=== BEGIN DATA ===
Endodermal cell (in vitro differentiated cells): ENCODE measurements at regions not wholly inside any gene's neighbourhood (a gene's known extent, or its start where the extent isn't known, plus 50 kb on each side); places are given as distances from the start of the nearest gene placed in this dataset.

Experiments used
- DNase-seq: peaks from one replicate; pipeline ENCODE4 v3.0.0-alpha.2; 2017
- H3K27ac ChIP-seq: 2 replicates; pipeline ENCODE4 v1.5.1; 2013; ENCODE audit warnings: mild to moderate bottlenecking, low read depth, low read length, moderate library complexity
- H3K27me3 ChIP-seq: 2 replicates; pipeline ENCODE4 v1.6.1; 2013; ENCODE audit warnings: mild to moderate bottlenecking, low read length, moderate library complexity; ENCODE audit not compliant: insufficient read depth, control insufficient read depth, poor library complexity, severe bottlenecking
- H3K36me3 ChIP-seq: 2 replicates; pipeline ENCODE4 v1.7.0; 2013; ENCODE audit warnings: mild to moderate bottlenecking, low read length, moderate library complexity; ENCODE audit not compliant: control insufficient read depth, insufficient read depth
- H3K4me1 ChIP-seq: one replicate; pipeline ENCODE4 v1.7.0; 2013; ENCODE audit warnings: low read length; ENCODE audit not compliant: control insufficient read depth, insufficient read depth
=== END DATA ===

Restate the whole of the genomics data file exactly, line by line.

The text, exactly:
Endodermal cell (in vitro differentiated cells): ENCODE measurements at regions not wholly inside any gene's neighbourhood (a gene's known extent, or its start where the extent isn't known, plus 50 kb on each side); places are given as distances from the start of the nearest gene placed in this dataset.

Experiments used
- DNase-seq: peaks from one replicate; pipeline ENCODE4 v3.0.0-alpha.2; 2017
- H3K27ac ChIP-seq: 2 replicates; pipeline ENCODE4 v1.5.1; 2013; ENCODE audit warnings: mild to moderate bottlenecking, low read depth, low read length, moderate library complexity
- H3K27me3 ChIP-seq: 2 replicates; pipeline ENCODE4 v1.6.1; 2013; ENCODE audit warnings: mild to moderate bottlenecking, low read length, moderate library complexity; ENCODE audit not compliant: insufficient read depth, control insufficient read depth, poor library complexity, severe bottlenecking
- H3K36me3 ChIP-seq: 2 replicates; pipeline ENCODE4 v1.7.0; 2013; ENCODE audit warnings: mild to moderate bottlenecking, low read length, moderate library complexity; ENCODE audit not compliant: control insufficient read depth, insufficient read depth
- H3K4me1 ChIP-seq: one replicate; pipeline ENCODE4 v1.7.0; 2013; ENCODE audit warnings: low read length; ENCODE audit not compliant: control insufficient read depth, insufficient read depth